9 Draft recovery plan for rusty patched bumble bee available for comment
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Draft recovery plan for rusty patched bumble bee available for comment

January 29, 2020

A rusty patched bumble bee on a wild bergamot blossom
A rusty patched bumble bee on a wild bergamot blossom. Photo by USFWS.

We at the U.S. Fish and Wildlife Service are seeking public comment on a draft plan to recover the rusty patched bumble bee. In 2017, the bee was listed as endangered under the Endangered Species Act. The draft recovery plan outlines general management actions and criteria that indicate when the Rusty patched bee may be considered recovered and eligible to be removed from the Federal List of Endangered and Threatened Wildlife.

Federal and state agencies and conservation partners use recovery plans to guide voluntary actions to recover threatened and endangered species to the point that federal protections are no longer needed. The draft plan for the rusty patched bumble bee includes actions such as land management to improve habitat quality and measures to reduce exposure to pesticides and disease-causing pathogens.

Historically, distribution was broadly across the eastern and upper Midwest United States. Prior to listing, the species experienced a widespread and precipitous decline, with populations plummeting by approximately 87 percent in the past two decades. The Rusty patched bumble bee is now found in small, scattered populations in Illinois, Indiana, Iowa, Maine, Massachusetts, Minnesota, Ohio, Virginia, West Virginia, Wisconsin and Ontario, Canada.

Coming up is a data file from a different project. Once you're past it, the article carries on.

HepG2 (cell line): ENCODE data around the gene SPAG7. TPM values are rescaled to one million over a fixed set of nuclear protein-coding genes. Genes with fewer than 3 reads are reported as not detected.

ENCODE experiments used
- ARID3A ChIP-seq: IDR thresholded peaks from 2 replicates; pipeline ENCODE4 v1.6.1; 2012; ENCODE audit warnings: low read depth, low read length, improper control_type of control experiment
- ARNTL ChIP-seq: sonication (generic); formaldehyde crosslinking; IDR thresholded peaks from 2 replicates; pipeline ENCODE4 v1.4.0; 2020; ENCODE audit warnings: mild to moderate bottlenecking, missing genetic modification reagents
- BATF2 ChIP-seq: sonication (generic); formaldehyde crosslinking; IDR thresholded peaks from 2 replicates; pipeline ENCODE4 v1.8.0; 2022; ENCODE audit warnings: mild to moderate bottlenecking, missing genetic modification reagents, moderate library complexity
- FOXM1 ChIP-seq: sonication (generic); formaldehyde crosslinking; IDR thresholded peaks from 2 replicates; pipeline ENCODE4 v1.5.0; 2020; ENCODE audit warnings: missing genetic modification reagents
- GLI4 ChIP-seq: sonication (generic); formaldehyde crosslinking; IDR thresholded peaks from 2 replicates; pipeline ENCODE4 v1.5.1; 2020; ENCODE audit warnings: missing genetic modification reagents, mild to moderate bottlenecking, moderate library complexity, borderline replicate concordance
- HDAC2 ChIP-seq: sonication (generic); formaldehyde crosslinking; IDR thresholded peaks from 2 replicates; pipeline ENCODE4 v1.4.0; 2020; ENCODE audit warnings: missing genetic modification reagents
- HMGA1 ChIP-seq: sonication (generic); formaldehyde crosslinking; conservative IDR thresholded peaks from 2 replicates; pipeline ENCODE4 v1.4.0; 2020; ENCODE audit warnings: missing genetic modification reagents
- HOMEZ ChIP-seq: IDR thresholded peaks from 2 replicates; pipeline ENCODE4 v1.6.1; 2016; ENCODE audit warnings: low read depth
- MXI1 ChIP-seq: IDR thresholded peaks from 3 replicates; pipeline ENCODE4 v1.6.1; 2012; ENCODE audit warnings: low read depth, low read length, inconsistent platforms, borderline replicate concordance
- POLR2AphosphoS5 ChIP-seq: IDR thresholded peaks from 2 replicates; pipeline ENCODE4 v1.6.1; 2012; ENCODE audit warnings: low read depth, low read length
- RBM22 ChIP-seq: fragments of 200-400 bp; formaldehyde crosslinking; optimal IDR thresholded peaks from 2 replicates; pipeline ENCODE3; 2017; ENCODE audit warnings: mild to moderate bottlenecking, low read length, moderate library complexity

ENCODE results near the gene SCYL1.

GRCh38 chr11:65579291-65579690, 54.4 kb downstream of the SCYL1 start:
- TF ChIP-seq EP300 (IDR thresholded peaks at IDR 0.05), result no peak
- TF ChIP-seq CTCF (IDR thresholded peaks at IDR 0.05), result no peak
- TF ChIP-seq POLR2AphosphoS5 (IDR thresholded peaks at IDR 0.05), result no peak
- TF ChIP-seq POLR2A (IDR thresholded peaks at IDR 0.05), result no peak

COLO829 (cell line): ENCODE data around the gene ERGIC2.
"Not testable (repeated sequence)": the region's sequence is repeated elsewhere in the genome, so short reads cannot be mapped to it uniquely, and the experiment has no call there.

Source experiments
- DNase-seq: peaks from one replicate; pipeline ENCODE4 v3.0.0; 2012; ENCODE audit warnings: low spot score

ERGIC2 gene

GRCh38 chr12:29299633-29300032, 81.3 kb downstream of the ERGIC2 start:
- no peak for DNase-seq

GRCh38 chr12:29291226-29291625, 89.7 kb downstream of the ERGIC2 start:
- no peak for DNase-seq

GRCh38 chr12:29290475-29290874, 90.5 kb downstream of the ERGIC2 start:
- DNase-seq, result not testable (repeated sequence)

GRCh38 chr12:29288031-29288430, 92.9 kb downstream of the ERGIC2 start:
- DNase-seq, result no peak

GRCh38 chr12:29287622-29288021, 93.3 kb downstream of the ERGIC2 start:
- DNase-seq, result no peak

The cause of the bee’s drastic decline is unknown, but evidence suggests a harmful interaction between a disease-causing pathogen and exposure to pesticides. Other threats to the insect include habitat loss and degradation, competition and disease introduction from commercial bees, and climate change.

The rusty patched bumble bee lives in colonies, which are formed by solitary queens emerging from overwintering sites. The species needs nectar-producing flowers for food, undisturbed nesting habitat near food sources and overwintering habitat to survive.

We are working with states, tribes, non-governmental organizations, academia and private landowners and managers to carry out recovery actions for the bee. Rusty patched bumble bee is a prime example of the larger worldwide decline of pollinators and others insects. Studying and responding to this issue could help scientists understand and address other insect population declines.

Review the draft recovery plan for the rusty patched bumble bee and learn more about the species. Comments will be accepted through February 24, 2020. Instructions on how to submit comments can be found on regulations.gov using docket number FWS–R3–ES–2019–0100.

Comments can also be mailed or hand-delivered to:

Public Comments Processing, Attn: Docket No. FWS–R3–ES–2019–0100; U.S. Fish and Wildlife Service Headquarters, MS: JAO/1N; 5275 Leesburg Pike; Falls Church, VA 22041–3803.